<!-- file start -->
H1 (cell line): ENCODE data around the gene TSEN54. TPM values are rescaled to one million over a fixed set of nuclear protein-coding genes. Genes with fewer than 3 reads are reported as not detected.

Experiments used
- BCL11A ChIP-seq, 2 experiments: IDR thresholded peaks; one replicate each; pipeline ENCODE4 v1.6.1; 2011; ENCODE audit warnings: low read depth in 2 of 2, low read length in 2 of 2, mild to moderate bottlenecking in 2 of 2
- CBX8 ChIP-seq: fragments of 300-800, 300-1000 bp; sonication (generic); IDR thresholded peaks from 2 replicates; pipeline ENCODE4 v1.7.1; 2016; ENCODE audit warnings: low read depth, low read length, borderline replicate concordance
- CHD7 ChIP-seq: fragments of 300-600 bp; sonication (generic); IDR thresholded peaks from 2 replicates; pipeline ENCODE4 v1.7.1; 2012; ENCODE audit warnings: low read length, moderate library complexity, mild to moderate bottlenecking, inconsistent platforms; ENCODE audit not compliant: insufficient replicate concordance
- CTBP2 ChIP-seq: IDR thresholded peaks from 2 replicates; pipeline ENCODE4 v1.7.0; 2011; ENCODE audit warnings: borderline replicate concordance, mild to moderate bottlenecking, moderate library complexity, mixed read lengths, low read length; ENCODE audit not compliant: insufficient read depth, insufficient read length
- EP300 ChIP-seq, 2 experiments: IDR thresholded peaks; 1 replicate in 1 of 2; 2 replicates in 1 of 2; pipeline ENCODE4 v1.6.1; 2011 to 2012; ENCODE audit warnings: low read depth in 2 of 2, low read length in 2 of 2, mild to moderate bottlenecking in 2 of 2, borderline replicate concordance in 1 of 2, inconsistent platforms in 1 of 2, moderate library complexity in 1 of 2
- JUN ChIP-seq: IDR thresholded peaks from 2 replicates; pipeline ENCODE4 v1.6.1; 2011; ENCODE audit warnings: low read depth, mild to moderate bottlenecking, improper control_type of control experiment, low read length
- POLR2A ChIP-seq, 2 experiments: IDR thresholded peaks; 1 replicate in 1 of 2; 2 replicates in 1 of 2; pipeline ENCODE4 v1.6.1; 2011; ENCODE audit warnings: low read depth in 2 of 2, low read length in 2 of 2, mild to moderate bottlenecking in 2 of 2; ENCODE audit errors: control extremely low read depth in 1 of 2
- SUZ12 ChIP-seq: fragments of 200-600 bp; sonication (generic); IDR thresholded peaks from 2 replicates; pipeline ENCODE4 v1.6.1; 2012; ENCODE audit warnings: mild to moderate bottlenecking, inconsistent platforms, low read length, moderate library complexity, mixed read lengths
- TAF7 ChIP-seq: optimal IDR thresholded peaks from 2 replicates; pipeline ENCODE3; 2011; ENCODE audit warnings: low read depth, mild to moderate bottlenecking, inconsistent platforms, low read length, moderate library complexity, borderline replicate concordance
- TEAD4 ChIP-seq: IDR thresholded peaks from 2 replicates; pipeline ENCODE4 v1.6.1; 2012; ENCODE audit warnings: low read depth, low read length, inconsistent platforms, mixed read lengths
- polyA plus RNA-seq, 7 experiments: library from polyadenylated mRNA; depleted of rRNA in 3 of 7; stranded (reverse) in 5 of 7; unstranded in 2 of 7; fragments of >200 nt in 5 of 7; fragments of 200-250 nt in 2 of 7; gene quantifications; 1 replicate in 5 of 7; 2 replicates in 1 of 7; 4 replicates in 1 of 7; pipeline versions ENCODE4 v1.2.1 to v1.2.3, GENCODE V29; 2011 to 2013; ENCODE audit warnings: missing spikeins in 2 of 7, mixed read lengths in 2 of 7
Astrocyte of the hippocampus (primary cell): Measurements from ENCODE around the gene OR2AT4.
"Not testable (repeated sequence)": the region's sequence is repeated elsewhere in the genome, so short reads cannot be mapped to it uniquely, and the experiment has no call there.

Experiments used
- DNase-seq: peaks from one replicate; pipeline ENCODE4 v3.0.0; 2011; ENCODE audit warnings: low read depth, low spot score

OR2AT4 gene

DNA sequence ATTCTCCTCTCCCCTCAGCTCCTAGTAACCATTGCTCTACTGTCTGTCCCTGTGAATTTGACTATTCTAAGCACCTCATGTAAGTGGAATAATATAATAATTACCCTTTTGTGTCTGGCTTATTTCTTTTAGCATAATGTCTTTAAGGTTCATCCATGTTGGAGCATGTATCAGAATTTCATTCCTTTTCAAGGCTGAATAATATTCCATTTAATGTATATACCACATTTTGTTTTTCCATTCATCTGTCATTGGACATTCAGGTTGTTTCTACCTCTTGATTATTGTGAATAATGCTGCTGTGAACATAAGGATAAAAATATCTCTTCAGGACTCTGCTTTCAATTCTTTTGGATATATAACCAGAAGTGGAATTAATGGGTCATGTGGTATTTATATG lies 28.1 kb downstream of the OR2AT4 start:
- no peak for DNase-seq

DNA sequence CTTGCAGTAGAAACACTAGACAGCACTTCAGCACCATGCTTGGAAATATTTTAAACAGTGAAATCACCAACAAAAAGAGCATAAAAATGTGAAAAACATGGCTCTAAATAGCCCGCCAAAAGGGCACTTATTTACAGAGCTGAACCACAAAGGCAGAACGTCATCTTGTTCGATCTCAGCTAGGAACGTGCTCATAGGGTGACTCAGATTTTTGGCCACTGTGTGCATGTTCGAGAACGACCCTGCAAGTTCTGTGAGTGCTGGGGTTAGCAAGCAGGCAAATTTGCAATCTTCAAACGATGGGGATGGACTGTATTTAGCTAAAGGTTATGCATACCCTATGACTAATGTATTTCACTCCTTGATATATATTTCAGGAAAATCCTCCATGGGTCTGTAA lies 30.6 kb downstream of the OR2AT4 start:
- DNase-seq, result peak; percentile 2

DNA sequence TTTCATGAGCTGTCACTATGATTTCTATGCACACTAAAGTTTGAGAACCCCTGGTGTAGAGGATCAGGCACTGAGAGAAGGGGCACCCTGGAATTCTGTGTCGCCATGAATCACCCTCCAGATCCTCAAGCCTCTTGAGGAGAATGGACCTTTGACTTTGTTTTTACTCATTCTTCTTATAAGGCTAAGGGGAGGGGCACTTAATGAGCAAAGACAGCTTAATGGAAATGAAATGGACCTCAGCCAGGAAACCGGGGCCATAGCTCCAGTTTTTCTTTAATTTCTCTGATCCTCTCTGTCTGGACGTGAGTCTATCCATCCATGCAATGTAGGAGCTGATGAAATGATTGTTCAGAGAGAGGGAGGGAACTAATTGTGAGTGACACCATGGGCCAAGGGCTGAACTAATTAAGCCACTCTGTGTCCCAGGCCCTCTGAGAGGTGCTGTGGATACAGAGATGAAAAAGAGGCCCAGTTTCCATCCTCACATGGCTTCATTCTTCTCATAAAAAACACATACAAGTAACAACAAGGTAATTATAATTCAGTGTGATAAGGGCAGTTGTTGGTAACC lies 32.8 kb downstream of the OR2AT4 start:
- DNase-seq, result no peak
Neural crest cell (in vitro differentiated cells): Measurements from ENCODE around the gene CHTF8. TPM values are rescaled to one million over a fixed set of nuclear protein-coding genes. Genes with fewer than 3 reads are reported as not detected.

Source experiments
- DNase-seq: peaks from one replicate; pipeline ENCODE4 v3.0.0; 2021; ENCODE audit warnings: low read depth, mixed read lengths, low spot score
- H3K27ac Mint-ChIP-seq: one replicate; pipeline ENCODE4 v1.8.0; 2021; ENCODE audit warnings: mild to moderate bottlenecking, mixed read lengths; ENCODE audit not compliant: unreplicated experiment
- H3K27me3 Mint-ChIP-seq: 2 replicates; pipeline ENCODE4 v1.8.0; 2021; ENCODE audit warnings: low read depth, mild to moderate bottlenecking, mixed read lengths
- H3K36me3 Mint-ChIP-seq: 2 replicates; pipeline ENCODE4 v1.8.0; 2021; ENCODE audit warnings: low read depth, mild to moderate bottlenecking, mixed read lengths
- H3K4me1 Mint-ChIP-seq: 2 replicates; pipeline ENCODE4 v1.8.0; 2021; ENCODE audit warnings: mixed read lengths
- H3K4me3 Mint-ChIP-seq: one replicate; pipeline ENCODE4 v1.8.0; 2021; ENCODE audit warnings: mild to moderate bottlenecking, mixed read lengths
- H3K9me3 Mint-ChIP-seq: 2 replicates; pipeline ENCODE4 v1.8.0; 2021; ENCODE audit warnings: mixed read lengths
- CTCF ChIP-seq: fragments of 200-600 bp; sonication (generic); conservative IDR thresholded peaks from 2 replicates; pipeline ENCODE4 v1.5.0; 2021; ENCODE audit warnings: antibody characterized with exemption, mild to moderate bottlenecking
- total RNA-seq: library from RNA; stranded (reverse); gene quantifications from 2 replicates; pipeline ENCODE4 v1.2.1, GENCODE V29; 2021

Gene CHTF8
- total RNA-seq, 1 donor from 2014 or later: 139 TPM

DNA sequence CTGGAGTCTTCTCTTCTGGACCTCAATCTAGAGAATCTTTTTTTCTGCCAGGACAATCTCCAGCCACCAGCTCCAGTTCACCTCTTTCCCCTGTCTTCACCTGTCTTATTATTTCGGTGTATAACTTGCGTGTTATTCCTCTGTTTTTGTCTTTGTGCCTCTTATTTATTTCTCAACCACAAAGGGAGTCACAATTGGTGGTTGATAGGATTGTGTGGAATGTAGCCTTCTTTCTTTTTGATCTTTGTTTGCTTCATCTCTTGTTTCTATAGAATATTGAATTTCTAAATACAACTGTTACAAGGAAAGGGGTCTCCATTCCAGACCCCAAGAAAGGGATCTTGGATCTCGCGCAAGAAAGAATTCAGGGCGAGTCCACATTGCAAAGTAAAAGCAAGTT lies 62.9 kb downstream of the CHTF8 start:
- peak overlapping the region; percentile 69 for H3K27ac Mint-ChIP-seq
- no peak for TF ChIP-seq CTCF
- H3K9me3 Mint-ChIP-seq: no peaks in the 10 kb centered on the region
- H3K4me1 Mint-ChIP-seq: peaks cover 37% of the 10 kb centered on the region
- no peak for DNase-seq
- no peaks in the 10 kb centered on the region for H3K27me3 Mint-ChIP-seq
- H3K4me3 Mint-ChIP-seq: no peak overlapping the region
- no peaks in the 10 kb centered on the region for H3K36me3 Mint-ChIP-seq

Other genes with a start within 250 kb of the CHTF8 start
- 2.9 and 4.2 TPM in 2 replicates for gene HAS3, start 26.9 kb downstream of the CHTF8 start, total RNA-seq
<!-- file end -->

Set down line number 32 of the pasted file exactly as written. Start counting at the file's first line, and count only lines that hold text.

- H3K4me3 Mint-ChIP-seq: one replicate; pipeline ENCODE4 v1.8.0; 2021; ENCODE audit warnings: mild to moderate bottlenecking, mixed read lengths